The station at St Peter's is inspired by the same thought as that of Christmas Day. In Rome the greater festivals – always excepting the very lengthy ceremonies of the Easter baptism – are celebrated at the Pastor Ecclesiae whose basilica is the sheepfold of the Roman flock. The Ordines Romani prescribed down to the thirteenth century that after Mass the Pope should put on his tiara and return on horse-back to the Lateran. Later on, however, the Pontiffs preferred to remain at the Vatican for the second Vespers also, at which they were present in a scarlet cope and wearing a golden mitre. The custom of the Pope himself celebrating the stational Mass on this day is witnessed to, down to the end of the fourteenth century, in the Ordo of Bishop Pietro Amelio of Sinigaglia, in which the sole exception to the rule is in the case of the Pontiff being prevented from officiating either by some malady or by the rigour of winter weather.
The interior life of a Christian is the reproduction of the life of Jesus; thus the object of the Church in placing before us the annual cycle of feasts is not merely to commemorate the great historical epochs in the history of our redemption, but also to reproduce in our souls their spiritual teaching. Hence in the Night Office of this feast of the Epiphany we do not so much adore the Christ who showed himself twenty centuries ago to the Magi, but rather the Christ who has revealed himself to us, too, who are now living. In a word, it is not alone the historical Epiphany which we desire to celebrate, but we associate ourselves also with that other subjective and personal Epiphany which is manifested in the soul of every believer to whom Jesus appears by means of our holy Faith.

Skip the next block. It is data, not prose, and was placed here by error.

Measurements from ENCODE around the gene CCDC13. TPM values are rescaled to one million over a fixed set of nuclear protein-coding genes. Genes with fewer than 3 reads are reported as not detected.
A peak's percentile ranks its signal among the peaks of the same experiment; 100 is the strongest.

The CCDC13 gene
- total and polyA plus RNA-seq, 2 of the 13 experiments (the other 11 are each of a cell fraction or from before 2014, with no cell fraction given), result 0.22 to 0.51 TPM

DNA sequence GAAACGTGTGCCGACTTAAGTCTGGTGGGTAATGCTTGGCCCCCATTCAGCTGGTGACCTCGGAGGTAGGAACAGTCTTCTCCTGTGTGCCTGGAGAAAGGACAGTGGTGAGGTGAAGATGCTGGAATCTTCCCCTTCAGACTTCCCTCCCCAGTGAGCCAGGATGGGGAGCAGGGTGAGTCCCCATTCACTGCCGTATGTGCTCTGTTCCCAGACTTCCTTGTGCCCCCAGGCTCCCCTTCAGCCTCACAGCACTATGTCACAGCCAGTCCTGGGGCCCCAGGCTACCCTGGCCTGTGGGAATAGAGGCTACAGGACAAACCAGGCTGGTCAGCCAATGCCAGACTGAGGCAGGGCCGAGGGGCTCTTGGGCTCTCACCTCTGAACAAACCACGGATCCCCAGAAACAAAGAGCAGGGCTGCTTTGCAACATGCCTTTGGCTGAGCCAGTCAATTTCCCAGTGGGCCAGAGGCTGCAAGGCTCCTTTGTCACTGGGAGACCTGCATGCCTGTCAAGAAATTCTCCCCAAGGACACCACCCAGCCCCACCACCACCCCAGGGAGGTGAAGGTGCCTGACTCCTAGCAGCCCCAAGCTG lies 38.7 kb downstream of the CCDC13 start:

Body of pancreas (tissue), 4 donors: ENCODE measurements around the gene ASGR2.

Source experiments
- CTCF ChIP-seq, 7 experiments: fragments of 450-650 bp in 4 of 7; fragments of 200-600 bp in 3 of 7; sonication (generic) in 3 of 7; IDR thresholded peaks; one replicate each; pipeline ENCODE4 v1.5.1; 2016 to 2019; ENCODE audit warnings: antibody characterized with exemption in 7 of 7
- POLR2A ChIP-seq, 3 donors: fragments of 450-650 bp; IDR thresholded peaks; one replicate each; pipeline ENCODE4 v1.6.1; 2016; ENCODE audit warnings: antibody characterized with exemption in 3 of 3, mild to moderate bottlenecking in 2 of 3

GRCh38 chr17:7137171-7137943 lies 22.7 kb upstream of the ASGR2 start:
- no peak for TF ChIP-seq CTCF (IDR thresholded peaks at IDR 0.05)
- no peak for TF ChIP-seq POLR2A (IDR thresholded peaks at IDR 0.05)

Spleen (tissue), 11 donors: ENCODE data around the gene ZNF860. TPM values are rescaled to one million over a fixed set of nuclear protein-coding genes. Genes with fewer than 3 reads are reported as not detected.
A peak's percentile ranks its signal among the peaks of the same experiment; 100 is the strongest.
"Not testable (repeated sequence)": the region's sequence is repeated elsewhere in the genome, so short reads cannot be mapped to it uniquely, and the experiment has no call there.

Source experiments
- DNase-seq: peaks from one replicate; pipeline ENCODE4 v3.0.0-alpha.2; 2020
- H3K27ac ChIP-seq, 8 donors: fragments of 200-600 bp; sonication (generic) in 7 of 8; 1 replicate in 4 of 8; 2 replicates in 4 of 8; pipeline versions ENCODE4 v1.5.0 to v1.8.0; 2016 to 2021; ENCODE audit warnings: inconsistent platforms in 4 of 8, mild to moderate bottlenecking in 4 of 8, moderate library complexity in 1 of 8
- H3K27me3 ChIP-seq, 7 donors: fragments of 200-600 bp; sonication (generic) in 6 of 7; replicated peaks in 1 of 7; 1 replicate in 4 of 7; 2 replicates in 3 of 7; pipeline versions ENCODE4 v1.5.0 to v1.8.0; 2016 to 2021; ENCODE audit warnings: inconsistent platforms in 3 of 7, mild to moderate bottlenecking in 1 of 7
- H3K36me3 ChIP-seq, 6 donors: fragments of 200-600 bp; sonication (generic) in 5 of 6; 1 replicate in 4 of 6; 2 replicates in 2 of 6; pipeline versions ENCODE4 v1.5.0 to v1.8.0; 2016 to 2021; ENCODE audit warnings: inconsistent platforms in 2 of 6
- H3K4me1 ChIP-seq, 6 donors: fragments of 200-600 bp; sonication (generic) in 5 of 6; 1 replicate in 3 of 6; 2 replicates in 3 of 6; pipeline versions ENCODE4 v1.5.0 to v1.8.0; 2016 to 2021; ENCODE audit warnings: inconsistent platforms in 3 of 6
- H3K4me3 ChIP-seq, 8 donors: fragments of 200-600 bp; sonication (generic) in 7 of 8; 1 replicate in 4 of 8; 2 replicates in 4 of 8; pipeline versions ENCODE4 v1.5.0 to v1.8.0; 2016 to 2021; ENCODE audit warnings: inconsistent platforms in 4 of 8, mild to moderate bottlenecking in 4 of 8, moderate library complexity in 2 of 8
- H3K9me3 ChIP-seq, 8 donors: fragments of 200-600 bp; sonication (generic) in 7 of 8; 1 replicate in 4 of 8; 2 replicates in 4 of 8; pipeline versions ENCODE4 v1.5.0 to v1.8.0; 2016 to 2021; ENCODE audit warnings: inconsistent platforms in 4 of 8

I've been messing about with the Left-Hand Column the past few days. Since poor old VillagePhotos shuffled off its mortal coil and took so many of my picture with it, the LHC has needed some re-decorating. And as of 1 January 2012 the Anglican Use section needed to be, ahem, converted to the Anglican Ordinariate section with a few added attractions. The inevitable dead links else where in the column had to be carted off and given a decent burial also. No doubt there are more still there.
Fr Jeffrey Steenson:
January 2, 2012
On behalf of so many pilgrims of Catholic unity who have looked forward to this day, I wish to thank His Holiness, Pope Benedict XVI, for this priceless gift, the Personal Ordinariate of the Chair of St. Peter under the patronage of Our Lady of Walsingham. I pray that we who will come into full communion through this Ordinariate will bring the Holy Father much joy through our love and faithful service to the Catholic Church. To His Eminence Donald Cardinal Wuerl and His Excellencies Kevin Vann of Fort Worth and Robert McManus of Worcester: thank you for laying this good foundation for the Ordinariate. To His Eminence Daniel Cardinal DiNardo-thank you for your generous hospitality in providing for our principal church and a place in the University of St. Thomas and St. Mary’s Seminary for the formation of our future clergy. And, personally, to His Excellency, Archbishop Michael Sheehan of Santa Fe, who brought me into the Church and ordained me: my wife and I love you dearly. You all represent so many people who have worked so hard to bring the Holy Father’s vision to reality!
Fr Longenecker tells us what constitutes an English Christmas here.
The American Ordinariate is now a reality. No, not just because we have our own website - which you can find here - although, in 2012 that's a pretty good guess. But as of this morning, we have our own Ordinary: Fr Jeffrey Steenson.